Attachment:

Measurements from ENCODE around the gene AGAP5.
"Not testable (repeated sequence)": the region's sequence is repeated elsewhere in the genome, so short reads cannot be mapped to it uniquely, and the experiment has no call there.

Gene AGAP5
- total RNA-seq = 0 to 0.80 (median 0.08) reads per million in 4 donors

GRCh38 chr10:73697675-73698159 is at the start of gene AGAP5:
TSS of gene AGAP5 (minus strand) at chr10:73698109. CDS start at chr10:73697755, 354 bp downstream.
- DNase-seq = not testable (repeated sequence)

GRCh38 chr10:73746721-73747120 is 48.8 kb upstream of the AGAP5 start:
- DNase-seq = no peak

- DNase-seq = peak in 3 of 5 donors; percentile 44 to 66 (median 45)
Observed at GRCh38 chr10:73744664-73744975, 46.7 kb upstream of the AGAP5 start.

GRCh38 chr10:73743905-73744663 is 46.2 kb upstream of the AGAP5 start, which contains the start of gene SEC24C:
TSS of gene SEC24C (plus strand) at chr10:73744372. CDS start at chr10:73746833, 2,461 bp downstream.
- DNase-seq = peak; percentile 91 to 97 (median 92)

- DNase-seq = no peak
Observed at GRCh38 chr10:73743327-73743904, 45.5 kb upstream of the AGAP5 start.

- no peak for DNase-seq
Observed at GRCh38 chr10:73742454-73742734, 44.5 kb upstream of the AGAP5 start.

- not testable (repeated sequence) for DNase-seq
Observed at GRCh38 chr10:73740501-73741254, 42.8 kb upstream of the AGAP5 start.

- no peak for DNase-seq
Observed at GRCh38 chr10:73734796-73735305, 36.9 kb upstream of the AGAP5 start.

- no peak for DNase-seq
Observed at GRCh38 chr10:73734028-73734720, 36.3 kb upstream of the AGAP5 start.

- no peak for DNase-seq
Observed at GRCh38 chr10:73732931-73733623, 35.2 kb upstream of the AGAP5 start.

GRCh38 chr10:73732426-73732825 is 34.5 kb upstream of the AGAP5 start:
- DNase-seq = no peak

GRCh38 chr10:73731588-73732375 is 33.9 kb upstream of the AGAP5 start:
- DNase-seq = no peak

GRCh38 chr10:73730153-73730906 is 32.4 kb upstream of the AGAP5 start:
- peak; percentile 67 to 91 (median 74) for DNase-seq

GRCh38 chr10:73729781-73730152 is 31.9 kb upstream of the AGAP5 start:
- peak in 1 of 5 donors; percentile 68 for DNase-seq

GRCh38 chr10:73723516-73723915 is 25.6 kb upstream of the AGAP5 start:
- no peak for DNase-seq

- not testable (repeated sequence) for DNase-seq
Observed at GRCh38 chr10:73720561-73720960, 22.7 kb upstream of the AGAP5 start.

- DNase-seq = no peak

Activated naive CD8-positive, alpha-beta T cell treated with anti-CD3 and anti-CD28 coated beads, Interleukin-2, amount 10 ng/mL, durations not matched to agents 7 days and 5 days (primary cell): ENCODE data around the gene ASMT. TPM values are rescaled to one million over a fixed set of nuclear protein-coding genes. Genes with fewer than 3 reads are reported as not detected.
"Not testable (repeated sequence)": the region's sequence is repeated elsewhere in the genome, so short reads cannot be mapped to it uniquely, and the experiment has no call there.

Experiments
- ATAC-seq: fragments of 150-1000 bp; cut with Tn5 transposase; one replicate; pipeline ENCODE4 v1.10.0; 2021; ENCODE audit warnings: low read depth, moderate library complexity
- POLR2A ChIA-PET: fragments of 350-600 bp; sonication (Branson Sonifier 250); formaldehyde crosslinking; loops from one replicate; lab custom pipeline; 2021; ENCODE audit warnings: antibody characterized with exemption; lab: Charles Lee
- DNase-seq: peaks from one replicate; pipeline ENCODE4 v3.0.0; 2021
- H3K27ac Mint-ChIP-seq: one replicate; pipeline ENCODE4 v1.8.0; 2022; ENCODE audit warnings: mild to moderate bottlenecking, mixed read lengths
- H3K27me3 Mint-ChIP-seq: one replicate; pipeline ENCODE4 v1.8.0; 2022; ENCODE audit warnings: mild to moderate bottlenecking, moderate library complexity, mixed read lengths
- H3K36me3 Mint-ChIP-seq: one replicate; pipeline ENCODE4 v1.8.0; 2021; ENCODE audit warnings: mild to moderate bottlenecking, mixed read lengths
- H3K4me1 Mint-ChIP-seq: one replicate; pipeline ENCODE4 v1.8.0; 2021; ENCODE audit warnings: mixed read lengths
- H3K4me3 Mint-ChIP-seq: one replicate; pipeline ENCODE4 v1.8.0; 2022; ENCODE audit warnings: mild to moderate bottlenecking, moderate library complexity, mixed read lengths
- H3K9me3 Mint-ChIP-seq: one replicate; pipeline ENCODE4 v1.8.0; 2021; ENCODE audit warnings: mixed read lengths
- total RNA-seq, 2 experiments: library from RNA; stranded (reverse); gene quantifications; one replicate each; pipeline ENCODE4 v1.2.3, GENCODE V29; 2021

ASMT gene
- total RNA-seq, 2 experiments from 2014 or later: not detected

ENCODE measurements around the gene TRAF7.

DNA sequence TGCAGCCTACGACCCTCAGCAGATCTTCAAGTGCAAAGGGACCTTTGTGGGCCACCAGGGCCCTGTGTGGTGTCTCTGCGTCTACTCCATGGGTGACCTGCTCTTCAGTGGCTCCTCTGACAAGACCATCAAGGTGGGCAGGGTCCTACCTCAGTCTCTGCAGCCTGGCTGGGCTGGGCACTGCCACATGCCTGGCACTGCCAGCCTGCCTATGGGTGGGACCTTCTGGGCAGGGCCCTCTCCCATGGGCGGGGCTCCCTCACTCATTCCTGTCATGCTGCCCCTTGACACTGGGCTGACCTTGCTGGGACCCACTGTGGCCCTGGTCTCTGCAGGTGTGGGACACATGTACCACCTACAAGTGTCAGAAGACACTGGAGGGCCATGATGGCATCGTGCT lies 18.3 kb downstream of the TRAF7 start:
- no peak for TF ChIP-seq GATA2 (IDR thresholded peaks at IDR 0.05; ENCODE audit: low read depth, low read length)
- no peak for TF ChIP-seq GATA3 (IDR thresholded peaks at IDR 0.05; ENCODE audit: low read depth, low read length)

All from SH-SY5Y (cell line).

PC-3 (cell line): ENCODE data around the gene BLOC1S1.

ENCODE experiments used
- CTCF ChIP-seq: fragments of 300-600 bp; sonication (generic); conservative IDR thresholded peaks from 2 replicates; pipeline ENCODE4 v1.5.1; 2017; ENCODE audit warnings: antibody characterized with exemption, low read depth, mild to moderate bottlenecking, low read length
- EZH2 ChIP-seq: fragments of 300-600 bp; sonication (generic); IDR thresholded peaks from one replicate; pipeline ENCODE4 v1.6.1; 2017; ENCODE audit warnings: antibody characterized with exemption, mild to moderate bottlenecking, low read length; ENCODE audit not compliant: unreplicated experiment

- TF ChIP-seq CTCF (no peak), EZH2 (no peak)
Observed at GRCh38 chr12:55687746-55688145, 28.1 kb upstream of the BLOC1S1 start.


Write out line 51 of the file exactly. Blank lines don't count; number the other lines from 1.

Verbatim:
- H3K9me3 Mint-ChIP-seq: one replicate; pipeline ENCODE4 v1.8.0; 2021; ENCODE audit warnings: mixed read lengths